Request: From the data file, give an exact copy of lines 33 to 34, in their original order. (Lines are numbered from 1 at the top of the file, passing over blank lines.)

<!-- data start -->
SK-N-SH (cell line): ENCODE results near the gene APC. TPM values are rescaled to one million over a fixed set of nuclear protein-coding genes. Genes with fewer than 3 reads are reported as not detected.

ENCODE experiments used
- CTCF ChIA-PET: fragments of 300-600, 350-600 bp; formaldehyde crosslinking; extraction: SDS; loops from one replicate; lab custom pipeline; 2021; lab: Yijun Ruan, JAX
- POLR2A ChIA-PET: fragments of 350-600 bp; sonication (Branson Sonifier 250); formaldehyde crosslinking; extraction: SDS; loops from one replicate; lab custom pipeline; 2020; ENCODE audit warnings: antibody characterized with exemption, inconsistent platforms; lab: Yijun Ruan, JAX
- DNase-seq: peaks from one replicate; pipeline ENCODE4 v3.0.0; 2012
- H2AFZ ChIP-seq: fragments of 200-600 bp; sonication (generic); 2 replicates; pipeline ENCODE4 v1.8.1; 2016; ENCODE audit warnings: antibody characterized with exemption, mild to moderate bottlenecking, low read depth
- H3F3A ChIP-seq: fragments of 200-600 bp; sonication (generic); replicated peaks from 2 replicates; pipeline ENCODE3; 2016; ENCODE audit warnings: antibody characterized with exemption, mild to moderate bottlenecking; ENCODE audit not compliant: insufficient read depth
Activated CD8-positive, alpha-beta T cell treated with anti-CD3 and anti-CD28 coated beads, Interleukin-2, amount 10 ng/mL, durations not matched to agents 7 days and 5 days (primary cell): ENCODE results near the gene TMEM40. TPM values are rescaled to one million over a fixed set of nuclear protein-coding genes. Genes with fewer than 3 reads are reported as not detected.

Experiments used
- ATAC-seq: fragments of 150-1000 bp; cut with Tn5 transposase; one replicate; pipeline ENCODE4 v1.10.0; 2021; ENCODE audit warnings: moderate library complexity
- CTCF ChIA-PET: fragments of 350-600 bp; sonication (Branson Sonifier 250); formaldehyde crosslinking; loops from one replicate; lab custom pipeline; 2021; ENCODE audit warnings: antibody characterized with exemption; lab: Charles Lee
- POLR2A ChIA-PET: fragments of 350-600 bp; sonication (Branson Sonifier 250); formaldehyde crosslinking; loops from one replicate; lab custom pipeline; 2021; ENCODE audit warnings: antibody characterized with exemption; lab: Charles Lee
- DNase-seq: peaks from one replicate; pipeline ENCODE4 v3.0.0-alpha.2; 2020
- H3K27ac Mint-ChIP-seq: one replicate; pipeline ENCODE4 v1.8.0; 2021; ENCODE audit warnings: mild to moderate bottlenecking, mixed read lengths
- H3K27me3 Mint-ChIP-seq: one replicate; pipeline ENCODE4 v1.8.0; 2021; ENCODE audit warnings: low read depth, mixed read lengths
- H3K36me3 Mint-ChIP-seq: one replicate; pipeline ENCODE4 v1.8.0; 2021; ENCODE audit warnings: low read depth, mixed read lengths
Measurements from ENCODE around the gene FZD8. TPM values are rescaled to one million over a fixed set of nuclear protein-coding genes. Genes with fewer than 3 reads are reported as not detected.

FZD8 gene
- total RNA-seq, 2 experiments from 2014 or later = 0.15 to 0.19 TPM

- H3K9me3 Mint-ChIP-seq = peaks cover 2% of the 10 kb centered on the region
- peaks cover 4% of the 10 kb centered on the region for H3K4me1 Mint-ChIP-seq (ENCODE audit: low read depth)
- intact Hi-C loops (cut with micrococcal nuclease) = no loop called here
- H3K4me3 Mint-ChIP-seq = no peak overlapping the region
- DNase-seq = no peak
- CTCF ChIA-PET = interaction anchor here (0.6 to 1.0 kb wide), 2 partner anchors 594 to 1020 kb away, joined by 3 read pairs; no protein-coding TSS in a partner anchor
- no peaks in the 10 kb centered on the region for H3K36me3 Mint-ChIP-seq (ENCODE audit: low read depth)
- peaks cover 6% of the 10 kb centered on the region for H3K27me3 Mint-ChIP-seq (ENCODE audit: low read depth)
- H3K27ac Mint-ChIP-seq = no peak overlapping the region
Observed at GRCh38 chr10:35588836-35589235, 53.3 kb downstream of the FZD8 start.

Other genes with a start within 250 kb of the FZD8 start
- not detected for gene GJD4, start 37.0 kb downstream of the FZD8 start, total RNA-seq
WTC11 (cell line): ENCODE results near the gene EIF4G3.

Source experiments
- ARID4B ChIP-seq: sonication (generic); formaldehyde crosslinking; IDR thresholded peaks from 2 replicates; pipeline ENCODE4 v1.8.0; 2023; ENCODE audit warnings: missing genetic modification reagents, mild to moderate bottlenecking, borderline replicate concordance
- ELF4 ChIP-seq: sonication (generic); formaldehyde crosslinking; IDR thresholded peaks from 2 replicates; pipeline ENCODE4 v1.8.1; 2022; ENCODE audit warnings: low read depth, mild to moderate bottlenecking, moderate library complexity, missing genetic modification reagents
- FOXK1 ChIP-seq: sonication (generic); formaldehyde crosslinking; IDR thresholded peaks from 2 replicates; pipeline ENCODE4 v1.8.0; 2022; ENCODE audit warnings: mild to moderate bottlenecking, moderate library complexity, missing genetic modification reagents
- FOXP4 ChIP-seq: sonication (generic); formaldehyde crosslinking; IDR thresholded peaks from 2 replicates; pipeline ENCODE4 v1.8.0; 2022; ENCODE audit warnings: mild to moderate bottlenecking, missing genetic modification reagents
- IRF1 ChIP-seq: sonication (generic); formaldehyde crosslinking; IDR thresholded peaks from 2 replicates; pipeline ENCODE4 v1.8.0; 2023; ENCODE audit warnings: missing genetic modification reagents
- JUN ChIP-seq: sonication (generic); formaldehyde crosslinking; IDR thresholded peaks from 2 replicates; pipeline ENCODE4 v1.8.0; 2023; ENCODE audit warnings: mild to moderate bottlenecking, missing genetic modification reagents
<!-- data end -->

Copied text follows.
Source experiments
- ARID4B ChIP-seq: sonication (generic); formaldehyde crosslinking; IDR thresholded peaks from 2 replicates; pipeline ENCODE4 v1.8.0; 2023; ENCODE audit warnings: missing genetic modification reagents, mild to moderate bottlenecking, borderline replicate concordance